Linux Journal Contents #109, May 2003
Kernel Mode Linux
by Toshiyuki Maeda
Run any program in kernel space for maximum speed, but use your new power responsibly.
Introducing the 2.6 Kernel
by Robert Love
From the scheduler to the device drivers, there's a lot to like and learn about the upcoming Linux 2.6.
The Kernel Configuration and Build Process
by Greg Kroah-Hartman
Configuring and building the kernel is simpler and more flexible than 2.4 and before. Here's how to customize your kernel or integrate your new feature.
Reiser4, Part II: Designing Trees that Cache Well
by Hans Reiser
Discover the next step in the evolution of an innovative filesystem for Linux.
The Linux Softsynth Roundup
by Dave Phillips
Whether you want to emulate a vintage synthesizer or create a totally new sound, there's software to help make it happen.
Learning Regular Expressions
by Giovanni Organtini
Discover a powerful, fast technique for text searching and filtering.
Advanced Memory Allocation
by Gianluca Insolvibile
Keeping memory requirements low can save you time and money. Here's how to bend malloc() to your will.
Kernel Korner Writing Stackable Filesystems
by Erez Zadok
At the Forge Introducing Plone
by Reuven M. Lerner
Cooking with Linux Battles inside the Computer
by Marcel Gagné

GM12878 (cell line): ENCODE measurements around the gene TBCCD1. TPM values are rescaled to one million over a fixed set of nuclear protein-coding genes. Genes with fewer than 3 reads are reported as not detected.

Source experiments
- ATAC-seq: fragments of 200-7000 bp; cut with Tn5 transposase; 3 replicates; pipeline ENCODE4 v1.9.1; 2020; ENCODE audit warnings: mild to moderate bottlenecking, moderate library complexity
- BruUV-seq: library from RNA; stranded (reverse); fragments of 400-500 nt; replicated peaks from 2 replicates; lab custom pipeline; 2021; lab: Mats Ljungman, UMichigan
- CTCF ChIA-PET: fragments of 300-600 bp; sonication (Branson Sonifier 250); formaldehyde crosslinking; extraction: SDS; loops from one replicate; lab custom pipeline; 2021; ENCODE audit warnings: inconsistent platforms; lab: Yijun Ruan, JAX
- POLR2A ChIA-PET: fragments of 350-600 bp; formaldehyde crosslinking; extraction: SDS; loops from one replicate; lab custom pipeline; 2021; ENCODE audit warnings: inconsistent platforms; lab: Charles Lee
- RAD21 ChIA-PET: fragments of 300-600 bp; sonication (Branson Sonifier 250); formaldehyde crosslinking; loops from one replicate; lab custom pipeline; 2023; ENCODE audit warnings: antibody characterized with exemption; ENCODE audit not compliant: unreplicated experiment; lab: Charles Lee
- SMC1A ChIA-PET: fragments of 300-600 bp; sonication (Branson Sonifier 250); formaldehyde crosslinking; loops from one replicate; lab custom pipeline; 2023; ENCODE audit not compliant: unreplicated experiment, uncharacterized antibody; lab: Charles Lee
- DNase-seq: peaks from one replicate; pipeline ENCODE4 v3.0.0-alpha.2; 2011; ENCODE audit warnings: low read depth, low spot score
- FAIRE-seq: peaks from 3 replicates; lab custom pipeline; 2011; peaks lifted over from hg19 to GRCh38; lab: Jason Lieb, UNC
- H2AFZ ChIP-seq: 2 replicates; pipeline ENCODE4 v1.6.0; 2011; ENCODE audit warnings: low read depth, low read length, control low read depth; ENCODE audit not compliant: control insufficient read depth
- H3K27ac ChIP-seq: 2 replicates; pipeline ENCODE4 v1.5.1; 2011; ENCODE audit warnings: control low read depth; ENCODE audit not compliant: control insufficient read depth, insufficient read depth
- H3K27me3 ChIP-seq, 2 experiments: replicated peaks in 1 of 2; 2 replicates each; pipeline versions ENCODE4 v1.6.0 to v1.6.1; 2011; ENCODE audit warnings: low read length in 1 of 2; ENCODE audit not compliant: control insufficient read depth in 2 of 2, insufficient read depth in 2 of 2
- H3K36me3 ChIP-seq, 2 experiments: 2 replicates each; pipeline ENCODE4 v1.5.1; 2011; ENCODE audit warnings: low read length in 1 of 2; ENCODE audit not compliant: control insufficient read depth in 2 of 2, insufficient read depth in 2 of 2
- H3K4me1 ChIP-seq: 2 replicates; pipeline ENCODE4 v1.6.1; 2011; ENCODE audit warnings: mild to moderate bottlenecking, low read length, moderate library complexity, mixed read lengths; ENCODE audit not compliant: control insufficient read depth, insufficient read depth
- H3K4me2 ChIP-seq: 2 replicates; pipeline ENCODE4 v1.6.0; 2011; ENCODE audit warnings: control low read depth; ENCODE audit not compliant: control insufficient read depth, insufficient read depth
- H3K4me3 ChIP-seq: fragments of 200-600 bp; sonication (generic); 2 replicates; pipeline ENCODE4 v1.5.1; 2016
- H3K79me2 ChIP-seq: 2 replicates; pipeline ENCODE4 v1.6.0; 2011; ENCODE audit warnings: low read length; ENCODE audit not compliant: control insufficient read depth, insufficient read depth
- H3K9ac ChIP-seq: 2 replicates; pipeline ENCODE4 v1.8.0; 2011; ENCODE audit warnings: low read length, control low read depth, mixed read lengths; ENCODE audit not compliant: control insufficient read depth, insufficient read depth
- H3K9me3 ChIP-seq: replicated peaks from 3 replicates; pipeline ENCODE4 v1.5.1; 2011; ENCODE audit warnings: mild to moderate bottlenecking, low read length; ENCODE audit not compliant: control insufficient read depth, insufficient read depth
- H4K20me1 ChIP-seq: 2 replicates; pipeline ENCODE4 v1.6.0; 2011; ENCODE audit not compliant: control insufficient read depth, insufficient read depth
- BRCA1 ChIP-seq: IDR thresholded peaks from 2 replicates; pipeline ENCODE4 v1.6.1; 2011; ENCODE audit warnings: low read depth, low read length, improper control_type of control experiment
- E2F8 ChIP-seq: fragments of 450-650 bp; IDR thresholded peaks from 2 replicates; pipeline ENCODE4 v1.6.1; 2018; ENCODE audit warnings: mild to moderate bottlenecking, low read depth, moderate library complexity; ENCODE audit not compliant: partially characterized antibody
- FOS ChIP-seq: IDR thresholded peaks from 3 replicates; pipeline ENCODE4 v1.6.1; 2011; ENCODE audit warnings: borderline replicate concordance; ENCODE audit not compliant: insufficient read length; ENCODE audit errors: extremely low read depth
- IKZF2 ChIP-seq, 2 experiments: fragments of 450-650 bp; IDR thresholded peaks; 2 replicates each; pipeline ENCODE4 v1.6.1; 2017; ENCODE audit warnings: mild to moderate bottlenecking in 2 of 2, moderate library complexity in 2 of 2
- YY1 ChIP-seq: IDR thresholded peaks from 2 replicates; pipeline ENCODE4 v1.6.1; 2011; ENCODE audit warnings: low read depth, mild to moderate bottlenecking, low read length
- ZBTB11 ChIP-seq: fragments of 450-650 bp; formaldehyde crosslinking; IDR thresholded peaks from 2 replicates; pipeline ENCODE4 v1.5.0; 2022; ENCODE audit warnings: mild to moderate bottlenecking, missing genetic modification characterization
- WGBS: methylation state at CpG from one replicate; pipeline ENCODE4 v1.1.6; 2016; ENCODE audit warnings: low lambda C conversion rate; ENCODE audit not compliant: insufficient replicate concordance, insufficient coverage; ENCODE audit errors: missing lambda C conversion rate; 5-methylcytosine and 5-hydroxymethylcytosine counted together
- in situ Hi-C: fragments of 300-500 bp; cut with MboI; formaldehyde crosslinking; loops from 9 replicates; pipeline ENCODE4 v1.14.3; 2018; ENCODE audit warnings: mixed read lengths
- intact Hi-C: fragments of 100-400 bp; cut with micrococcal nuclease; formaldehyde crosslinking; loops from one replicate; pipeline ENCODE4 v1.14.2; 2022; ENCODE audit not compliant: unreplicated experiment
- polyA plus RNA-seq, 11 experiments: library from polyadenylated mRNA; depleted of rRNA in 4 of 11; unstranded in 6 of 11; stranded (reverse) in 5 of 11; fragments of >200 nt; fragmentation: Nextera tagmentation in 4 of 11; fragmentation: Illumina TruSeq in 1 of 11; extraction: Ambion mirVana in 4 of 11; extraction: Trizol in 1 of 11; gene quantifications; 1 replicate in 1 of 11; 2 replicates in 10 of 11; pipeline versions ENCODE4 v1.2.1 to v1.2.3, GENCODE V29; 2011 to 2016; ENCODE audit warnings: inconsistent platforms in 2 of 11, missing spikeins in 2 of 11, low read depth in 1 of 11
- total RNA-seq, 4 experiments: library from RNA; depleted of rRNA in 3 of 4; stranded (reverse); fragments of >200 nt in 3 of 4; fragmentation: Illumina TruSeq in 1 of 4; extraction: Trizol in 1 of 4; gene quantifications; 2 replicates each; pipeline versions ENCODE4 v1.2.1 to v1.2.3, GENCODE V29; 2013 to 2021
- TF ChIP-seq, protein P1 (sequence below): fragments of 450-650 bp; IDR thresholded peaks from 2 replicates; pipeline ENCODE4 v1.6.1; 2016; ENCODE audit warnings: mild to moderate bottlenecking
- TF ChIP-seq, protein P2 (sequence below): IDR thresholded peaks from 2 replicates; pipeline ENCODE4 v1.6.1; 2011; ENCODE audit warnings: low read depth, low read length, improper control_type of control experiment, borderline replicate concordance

Paranoid Penguin Using Firewall Builder, Part I
by Mick Bauer
by Paul Barry
Free Software, Free Society: Selected Essays of Richard M. Stallman
by Marco Fioretti
Fast/Flexible Linux OS Recovery
On Demand Now
In this live one-hour webinar, learn how to enhance your existing backup strategies for complete disaster recovery preparedness using Storix System Backup Administrator (SBAdmin), a highly flexible full-system recovery solution for UNIX and Linux systems.
Join Linux Journal's Shawn Powers and David Huffman, President/CEO, Storix, Inc.
Free to Linux Journal readers.Register Now!
- Download "Linux Management with Red Hat Satellite: Measuring Business Impact and ROI"
- Profiles and RC Files
- Maru OS Brings Debian to Your Phone
- OpenSwitch Finds a New Home
- Understanding Ceph and Its Place in the Market
- Astronomy for KDE
- Git 2.9 Released
- Snappy Moves to New Platforms
- SoftMaker FreeOffice
- What's Our Next Fight?
With all the industry talk about the benefits of Linux on Power and all the performance advantages offered by its open architecture, you may be considering a move in that direction. If you are thinking about analytics, big data and cloud computing, you would be right to evaluate Power. The idea of using commodity x86 hardware and replacing it every three years is an outdated cost model. It doesn’t consider the total cost of ownership, and it doesn’t consider the advantage of real processing power, high-availability and multithreading like a demon.
This ebook takes a look at some of the practical applications of the Linux on Power platform and ways you might bring all the performance power of this open architecture to bear for your organization. There are no smoke and mirrors here—just hard, cold, empirical evidence provided by independent sources. I also consider some innovative ways Linux on Power will be used in the future.Get the Guide